Think of the years of devastation caused by war that took their toll on every facet of life in the Southern states. Thousands, black and white, were in danger of starving to death in the months following the end of the war.
Almost one-half of all Southern white men of military age saw service during the war. An article by Retta D. Tindal, titled Reconstruction, 1865-1877, in the December 2012 UDC magazine reports that one-half of those were killed or maimed. South Carolina alone lost more than 18 percent of its soldiers in battle.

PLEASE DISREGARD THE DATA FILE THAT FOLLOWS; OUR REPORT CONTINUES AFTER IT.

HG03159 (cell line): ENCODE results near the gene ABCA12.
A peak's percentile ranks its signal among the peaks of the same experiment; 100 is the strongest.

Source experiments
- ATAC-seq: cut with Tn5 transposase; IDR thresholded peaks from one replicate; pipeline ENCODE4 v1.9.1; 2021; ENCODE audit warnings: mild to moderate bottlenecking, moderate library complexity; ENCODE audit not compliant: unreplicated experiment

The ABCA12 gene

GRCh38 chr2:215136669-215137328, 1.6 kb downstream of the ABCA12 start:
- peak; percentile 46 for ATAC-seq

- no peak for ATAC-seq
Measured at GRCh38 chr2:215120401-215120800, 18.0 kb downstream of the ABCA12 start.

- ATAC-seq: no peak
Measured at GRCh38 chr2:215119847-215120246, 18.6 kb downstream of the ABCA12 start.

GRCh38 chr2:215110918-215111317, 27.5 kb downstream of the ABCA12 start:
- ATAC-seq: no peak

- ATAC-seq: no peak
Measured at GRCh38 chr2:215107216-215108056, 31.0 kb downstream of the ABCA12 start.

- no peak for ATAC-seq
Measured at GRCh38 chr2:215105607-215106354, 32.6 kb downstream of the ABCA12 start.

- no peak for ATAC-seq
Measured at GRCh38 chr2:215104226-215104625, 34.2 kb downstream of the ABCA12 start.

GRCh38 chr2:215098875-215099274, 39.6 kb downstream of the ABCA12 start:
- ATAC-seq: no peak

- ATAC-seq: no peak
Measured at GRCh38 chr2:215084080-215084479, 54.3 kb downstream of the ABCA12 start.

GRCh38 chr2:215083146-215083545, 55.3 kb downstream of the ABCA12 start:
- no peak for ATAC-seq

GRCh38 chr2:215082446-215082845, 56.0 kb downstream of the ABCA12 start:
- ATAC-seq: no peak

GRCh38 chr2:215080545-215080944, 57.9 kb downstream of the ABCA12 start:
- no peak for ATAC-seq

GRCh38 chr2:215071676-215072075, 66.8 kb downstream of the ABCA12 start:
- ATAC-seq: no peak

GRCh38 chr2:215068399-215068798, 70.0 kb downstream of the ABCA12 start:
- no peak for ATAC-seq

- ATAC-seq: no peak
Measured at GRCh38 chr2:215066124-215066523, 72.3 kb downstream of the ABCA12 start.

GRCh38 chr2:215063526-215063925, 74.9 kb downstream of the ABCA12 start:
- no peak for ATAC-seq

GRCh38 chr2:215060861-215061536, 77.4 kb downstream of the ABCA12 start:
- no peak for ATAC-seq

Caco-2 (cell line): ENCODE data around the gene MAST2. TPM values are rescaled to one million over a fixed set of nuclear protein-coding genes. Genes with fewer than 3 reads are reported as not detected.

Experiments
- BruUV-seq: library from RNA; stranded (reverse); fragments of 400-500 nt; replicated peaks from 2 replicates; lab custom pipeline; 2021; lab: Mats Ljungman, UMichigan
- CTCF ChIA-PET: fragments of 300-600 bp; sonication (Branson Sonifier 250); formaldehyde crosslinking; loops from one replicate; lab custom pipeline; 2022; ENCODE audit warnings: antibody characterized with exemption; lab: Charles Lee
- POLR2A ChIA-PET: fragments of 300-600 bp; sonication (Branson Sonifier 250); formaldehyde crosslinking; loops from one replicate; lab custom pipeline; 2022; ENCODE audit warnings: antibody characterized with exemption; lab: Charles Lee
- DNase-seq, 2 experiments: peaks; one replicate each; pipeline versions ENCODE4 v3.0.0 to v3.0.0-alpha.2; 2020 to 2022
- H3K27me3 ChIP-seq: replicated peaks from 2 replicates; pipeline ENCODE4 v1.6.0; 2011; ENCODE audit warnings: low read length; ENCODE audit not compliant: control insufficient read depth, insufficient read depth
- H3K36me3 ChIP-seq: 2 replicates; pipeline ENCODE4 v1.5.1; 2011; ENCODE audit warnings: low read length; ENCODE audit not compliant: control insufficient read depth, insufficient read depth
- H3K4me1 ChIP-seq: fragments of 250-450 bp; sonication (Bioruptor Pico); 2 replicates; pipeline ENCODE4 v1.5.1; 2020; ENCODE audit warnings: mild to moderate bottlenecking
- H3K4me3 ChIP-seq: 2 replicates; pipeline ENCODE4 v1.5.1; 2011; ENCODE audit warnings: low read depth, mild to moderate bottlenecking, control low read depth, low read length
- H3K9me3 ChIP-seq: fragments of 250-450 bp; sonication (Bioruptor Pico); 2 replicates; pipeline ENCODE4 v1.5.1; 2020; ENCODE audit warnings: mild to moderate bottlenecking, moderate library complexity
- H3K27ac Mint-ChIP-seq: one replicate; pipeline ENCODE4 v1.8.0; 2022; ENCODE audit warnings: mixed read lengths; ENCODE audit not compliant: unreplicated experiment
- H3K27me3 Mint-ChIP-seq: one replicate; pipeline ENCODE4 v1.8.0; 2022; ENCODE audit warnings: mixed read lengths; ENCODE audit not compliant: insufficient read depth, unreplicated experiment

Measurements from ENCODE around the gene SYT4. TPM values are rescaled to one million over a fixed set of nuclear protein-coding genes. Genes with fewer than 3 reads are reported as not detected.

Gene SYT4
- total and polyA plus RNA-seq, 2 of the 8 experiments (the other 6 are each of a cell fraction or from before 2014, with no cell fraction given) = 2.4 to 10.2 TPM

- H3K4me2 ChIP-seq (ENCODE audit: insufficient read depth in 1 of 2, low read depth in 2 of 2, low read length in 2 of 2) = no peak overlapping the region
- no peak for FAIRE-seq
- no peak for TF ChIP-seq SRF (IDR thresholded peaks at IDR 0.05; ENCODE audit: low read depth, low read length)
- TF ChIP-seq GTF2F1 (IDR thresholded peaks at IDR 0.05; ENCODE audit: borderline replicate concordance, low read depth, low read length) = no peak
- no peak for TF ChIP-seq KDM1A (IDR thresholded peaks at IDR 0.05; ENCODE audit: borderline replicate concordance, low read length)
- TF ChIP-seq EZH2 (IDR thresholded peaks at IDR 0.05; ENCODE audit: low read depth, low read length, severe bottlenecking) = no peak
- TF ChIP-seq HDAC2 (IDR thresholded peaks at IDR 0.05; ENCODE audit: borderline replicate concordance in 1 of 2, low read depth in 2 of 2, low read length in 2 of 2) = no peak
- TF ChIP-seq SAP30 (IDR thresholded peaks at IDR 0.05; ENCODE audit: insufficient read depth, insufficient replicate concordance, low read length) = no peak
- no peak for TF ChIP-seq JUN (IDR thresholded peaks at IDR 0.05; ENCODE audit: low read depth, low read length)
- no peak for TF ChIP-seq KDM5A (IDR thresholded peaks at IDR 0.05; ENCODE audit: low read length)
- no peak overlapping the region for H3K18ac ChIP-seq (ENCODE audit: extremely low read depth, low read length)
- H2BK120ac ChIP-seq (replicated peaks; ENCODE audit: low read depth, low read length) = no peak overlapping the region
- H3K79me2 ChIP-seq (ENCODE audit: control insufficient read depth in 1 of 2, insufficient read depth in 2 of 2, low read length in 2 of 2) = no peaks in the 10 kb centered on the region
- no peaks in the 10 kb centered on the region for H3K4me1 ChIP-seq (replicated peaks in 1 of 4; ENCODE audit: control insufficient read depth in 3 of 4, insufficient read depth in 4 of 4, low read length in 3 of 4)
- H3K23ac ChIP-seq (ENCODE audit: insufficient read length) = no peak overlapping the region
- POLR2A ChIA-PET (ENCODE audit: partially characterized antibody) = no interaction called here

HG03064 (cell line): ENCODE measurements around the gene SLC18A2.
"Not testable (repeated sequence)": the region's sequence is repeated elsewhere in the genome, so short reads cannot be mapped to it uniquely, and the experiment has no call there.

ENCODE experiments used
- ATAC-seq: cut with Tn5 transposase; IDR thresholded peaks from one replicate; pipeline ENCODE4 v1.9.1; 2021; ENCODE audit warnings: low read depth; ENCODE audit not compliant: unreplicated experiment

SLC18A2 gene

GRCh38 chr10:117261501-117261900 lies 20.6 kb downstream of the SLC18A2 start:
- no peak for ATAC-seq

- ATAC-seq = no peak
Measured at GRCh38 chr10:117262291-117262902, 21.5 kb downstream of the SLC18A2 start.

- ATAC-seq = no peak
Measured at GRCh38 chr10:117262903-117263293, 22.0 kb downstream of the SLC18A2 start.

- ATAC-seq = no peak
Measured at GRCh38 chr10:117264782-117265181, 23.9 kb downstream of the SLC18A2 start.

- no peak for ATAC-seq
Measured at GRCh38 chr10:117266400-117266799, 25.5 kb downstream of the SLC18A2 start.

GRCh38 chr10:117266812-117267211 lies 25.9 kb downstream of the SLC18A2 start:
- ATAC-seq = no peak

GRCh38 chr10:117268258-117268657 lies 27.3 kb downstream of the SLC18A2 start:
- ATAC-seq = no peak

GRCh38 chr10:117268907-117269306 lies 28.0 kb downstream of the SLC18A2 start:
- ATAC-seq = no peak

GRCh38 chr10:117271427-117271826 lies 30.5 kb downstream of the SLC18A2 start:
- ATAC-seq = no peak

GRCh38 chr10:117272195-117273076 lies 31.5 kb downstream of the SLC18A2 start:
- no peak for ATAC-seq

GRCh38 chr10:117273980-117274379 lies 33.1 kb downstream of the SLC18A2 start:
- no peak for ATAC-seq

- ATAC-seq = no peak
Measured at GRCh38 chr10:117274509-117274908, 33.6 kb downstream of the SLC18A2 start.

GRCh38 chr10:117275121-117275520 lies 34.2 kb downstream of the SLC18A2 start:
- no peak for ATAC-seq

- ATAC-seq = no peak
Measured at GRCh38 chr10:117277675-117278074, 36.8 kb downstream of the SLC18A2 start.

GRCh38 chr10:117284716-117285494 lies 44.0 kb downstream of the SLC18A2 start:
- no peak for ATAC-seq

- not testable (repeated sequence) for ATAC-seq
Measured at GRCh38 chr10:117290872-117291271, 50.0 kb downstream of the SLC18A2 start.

The article says, "This loss of manpower was the greatest cause of suffering, and nowhere was that misery reflected more than in the faces of the white women of the South". They now faced foreclosure of their homes for non-payment of taxes. Their Confederate monies were worthless; no banks to loan money; no seeds to plant crops, and no way to buy seeds... their faces reflected their bitterness.
The article goes on to point out that some of these women never recovered from the loss of their pre-war lifestyle. Remember Scarlett O'Hara after the War! Her struggle, though fictional, was based on real life events. Ms. Tindal says "They clung to their pride and dignity, for it was all that remained in their devastated wasteland."
More on Reconstruction tomorrow.